From Whence Come Our "Better Angels"

7:22 PM

Mature, public conversation about issues that matter is foundational for democratic society. I am delighted that Mark Zuckerberg's "A Year of Books" offers such an opportunity. To contribute to that dialog, I will offer commentary on each of the readings proposed by Zuckerberg. 

The second title in Zuckerberg's list is The Better Angels of Our Nature: Why Violence Has Declined by Steven Pinker. Pinker, a regular guest on the "Colbert Report" with appearances in 2007, 2009, 2011, and 2013, is a Canadian-born professor at Harvard University. Pinker's work examines research and theories from many fields. He is described as an experimental psychologist, a cognitive scientist, and a linguist.

The Better Angels of Our Nature, with its index, comes in at just over 800 pages. To carry interest over such an expanse, Pinker excels as a witty, engaging author. Pinker describes six trends in declining violence, five inner demons, and four "better angels," a term taken from Abraham Lincoln's second inaugural address. Rather than undertake a detailed description of the book's argument, Wikipedia has a pretty good summary of the book here.

The central thesis that gives birth to the book is that, despite our sense that the violence around us is escalating, human society has known a general, steady decline of violence over the centuries. Pinker's data sets are fascinating and, it seems, undeniable that, by percentage, fewer lose our lives to violence than the generations previous to us. While it seems counter to our experience, we live amid a long term trend away from violence. Next, he aims to describe why that decline has happened, via the "inner demons" and "better angels." His rich, detailed argument draws from great stories, political philosophy, sociology, history, medicine, and psychology. I frequently referred to his endnotes to see the array of source material that he drew upon.

Abounding in wit, I laughed regularly alongside Pinker's text. I particularly enjoyed his description of how the correct use of the knife at table, and the development of table manners, topics from Norbert Elias's classic, The Civilizing Process (1939), contribute to the reduction of violence (pp. 59-128). These 800 pages actually were quite enjoyable to read.

While I find thought-provoking the array of sources at his disposal and share his gratitude for the decline in violence from which we benefit, I do not share his conclusions for the cause of the decline. Ross Douthat, a blogger from for the New York Times, briefly describes the principal arguments against the case for Pinker's "better angels", and I concur with Douthat's criticisms.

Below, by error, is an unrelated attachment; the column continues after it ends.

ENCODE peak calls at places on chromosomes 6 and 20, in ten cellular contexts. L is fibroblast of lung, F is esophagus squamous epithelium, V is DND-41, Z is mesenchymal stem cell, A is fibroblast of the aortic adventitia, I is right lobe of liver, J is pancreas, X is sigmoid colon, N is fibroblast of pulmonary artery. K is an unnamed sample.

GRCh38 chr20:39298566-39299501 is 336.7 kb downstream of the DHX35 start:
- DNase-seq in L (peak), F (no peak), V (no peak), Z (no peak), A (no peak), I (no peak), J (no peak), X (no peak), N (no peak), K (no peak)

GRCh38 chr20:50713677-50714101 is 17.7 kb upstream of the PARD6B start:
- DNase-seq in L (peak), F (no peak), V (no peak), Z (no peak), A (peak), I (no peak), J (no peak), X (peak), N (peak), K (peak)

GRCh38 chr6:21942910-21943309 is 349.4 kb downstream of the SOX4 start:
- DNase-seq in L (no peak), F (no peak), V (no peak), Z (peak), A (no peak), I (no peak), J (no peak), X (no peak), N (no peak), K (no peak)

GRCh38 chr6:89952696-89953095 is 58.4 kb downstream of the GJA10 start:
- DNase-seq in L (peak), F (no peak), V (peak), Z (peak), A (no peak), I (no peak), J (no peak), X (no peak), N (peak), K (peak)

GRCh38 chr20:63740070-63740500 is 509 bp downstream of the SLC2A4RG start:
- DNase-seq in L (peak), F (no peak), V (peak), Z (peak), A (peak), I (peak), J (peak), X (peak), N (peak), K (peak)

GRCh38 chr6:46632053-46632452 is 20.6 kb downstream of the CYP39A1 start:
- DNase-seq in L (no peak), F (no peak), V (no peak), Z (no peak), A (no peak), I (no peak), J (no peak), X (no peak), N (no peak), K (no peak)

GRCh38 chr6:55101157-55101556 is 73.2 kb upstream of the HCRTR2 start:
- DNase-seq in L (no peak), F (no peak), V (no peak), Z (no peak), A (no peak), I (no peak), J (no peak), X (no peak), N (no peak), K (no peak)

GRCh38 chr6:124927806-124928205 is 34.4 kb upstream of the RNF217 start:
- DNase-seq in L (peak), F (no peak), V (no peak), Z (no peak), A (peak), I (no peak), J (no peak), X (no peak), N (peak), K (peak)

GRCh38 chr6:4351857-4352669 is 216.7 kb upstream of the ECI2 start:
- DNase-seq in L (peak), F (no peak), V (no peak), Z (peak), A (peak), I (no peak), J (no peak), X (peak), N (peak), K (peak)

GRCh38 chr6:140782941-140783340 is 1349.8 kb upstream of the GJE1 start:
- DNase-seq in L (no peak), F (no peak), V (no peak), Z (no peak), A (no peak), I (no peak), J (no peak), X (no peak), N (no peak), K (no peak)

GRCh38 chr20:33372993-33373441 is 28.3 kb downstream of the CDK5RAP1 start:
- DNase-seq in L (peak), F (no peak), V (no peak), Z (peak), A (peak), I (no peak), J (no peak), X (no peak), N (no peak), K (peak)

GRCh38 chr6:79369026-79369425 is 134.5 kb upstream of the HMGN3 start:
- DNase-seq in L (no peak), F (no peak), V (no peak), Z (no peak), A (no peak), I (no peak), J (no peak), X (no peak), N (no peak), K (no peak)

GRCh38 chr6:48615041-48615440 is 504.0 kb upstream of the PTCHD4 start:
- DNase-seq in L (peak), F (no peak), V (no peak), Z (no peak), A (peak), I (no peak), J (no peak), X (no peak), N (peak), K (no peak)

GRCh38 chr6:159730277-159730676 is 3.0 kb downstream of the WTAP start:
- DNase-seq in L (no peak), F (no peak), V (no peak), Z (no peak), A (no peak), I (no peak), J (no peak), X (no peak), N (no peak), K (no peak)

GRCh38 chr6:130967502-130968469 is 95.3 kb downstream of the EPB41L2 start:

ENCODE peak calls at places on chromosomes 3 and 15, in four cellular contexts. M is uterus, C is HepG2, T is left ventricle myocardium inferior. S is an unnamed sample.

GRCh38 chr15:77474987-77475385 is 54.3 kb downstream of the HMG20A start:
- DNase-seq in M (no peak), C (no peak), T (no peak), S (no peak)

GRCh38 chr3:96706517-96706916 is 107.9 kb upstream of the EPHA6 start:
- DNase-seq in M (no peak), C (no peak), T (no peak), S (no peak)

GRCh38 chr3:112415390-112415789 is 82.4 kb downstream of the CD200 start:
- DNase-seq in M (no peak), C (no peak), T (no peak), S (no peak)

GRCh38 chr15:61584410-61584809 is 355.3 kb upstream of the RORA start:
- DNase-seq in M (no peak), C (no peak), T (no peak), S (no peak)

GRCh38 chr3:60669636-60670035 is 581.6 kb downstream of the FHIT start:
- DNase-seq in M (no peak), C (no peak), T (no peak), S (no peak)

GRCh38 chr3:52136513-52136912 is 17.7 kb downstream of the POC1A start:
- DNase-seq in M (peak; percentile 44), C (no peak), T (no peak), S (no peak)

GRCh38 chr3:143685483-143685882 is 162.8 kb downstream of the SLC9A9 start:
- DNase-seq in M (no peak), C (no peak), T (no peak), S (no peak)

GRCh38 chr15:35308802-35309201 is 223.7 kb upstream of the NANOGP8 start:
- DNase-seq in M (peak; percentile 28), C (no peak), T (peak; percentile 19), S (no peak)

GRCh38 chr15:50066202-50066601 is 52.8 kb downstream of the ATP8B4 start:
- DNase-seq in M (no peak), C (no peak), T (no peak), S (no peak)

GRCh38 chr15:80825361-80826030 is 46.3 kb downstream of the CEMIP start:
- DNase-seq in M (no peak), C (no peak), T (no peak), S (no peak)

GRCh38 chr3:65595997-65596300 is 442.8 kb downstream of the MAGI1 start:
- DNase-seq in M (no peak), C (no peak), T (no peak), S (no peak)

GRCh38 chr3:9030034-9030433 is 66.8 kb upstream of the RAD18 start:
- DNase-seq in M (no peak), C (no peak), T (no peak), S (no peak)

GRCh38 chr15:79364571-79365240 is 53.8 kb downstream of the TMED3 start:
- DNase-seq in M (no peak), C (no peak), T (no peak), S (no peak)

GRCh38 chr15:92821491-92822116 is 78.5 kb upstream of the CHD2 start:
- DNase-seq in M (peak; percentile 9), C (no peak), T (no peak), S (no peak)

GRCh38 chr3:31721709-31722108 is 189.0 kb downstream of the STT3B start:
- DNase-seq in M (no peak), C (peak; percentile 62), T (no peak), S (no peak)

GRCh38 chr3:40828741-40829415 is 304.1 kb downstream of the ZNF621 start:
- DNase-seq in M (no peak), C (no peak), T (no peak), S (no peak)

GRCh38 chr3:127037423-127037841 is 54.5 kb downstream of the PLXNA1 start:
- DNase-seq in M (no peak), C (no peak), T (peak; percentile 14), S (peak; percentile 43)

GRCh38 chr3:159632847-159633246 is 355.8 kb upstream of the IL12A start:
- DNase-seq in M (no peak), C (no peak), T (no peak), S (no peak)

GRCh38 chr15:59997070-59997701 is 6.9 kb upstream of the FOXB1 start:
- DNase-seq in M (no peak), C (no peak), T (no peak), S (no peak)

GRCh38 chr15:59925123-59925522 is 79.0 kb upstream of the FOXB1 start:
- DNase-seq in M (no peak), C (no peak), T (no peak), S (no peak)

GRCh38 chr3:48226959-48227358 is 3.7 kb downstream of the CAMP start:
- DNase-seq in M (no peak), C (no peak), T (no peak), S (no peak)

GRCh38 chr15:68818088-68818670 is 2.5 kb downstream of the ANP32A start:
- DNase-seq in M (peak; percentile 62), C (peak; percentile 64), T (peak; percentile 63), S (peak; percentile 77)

I'd like to draw a bit more attention to Pinker's self-described "irreverent" voice (p. 696), especially in his treatment of faith. Pinker draws together many strands for the decline of violence. He sees capitalism and globalization as one source of a reduction in violence. He quips:
Cultural and intellectual elites have always felt superior to businesspeople, and it doesn't occur to them to credit mere merchants with something as noble as peace. (p. 684)
Pinker forgives democracy's toleration of slavery as "the 1.0 release of a complex new technology," praising its "upgradability" (p. 161). Pinker will absolve the Enlightenment of responsibility for the French Revolution, the Reign of Terror, and Napoleon, as the revolutionaries drew their inspiration from "intellectual lightweights," not those streams of thinking he prefers (p. 184). At the same time, Pinker, a cultural and intellectual elite, refuses to credit religion with any role in the reduction of violence. Pinker ascribes "the seeds of a movement" away from war to satirists and Immanuel Kant, without acknowledging St. Augustine or St. Thomas Aquinas (p. 167). Pinker describes the work of Martin Luther King, Jr. without acknowledging that his primary role was as pastor (pp. 479-481). While he acknowledges repeatedly the contributions of many people to the streams of thought that he applauds, more than a few of whom were in fact deeply religious people, including some clergy, Pinker creates a straw man argument against religion.

Faith is a much more complex matter than Pinker acknowledges. Yes, ISIS and Al Qaeda use violence in the name of faith. Yes, the Crusades and the Inquisition were horrible events perpetrated in the name of faith. And, yet, that only tells some of the story. Today, many of the most committed people to removing violence from society are people of faith. If you visit Ferguson, MO, or Baltimore, MD, or any of this country's poorest neighborhoods, you won't find Enlightenment philosophers, but you will find, amid all the poverty, churches. Even when everyone else leaves a neighborhood, the churches will remain so long as there are people. Look at so many places around the globe where violence is directed against people of faith, and still they witness to peace and nonviolence: Maximilian Kolbe, Dietrich Bonhoeffer, Franz Jägerstätter, Mahatma Gandhi, Martin Luther King, Jr., and Oscar Romero, to name but a few.

The lone "angel" excluded from Pinker's notion of "our better angels" is faith. Pinker belittles his thesis with his treatment of people of faith. While it may not fit his contrivance, people of faith have worked and have given their lives for a more peaceable world.

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